A GWR coach fitted with a British Standard gangway connection of the "suspended" type

On 17 May 1923, the GWR introduced some new coaches on their South Wales services; some of these coaches had British Standard gangway connections[clarification needed] and screw couplers as used on many other GWR coaches; some had Pullman-type gangway connections and Laycock "buckeye" couplers; and there were some with one type at one end, and the other end having the other type.[10][11] In 1925 the GWR started to use the "suspended" form of gangway connection instead of the "scissors" pattern[clarification needed].[10][12] From 1938, GWR coaches which were expected to need coupling to LNER or SR coaches were fitted with gangway adaptors, to allow the dissimilar types to be connected.[10]

From the beginning, the London, Midland and Scottish Railway used the British Standard type of corridor connector, in its "scissors" pattern as used by the GWR. Some coaches needed for LNER or SR lines were given gangway adaptors, so they could safely couple to coaches fitted with the Pullman gangway.[13]

On the formation of British Railways on 1 January 1948, operators decided to produce a new range of standard coaches, instead of perpetuating existing designs—but the new types had to be compatible with the old. Two of the pre-BR companies (the GWR and the London, Midland and Scottish Railway) favoured the British Standard gangway, whereas the other two (the London and North Eastern Railway and the Southern Railway) used the Pullman type. In the design of their new Mark 1 coaches, British Railways decided to standardise on the Pullman type in view of its resistance to telescoping.[14] These gangways consisted of a flat steel plate, having a large aperture for the passageway. At the bottom it was rivetted to the buffing plate, whilst the top was supported on the coach end by two telescopic spring units. On the coach end was a wooden doorframe; this was connected to the faceplate by a flexible diaphragm made from plasticised asbestos. When two coaches were coupled, a curtain was used to cover the inside surfaces of the diaphragms and faceplates. The doorframe was fitted with a lockable door, of either sliding or hinged type, depending on the interior layout of that end of the coach.[15]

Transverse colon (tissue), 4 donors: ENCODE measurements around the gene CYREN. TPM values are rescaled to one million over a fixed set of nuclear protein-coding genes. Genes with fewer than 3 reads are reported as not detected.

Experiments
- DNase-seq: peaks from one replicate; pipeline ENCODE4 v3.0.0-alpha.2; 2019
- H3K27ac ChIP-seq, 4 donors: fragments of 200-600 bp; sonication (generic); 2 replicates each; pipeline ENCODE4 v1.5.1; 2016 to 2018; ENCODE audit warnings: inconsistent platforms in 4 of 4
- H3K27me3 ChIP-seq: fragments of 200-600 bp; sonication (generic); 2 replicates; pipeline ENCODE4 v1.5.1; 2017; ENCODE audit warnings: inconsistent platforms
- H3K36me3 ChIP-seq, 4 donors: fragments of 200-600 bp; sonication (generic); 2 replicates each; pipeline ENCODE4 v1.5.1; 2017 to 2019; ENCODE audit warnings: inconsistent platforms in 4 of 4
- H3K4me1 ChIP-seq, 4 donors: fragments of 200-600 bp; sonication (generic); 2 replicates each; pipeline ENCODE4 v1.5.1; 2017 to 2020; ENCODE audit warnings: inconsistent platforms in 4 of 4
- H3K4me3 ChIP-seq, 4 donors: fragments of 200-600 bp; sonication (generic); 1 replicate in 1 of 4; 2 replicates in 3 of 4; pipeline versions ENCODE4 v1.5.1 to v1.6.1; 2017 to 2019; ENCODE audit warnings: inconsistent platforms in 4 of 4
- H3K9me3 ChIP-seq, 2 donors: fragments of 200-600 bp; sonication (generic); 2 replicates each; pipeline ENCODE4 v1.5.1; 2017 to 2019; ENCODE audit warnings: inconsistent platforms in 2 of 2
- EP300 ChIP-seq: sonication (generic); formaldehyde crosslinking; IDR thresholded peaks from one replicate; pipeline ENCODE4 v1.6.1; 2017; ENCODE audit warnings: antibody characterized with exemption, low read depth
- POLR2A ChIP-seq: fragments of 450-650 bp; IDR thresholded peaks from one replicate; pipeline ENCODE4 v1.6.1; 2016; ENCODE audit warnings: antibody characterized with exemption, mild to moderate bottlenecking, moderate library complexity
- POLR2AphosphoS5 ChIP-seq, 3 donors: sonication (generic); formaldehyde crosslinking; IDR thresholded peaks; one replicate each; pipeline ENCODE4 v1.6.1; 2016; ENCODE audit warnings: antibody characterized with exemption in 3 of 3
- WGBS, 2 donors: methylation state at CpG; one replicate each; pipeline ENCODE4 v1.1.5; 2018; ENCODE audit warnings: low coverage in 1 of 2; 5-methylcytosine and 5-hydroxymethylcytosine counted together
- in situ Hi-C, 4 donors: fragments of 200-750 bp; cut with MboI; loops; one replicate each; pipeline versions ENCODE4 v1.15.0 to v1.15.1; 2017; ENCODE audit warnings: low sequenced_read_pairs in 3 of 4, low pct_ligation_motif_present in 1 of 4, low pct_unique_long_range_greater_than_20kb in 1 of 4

Travelling Post Office[edit]

A preserved LNER post office stowage tender with offset gangway connection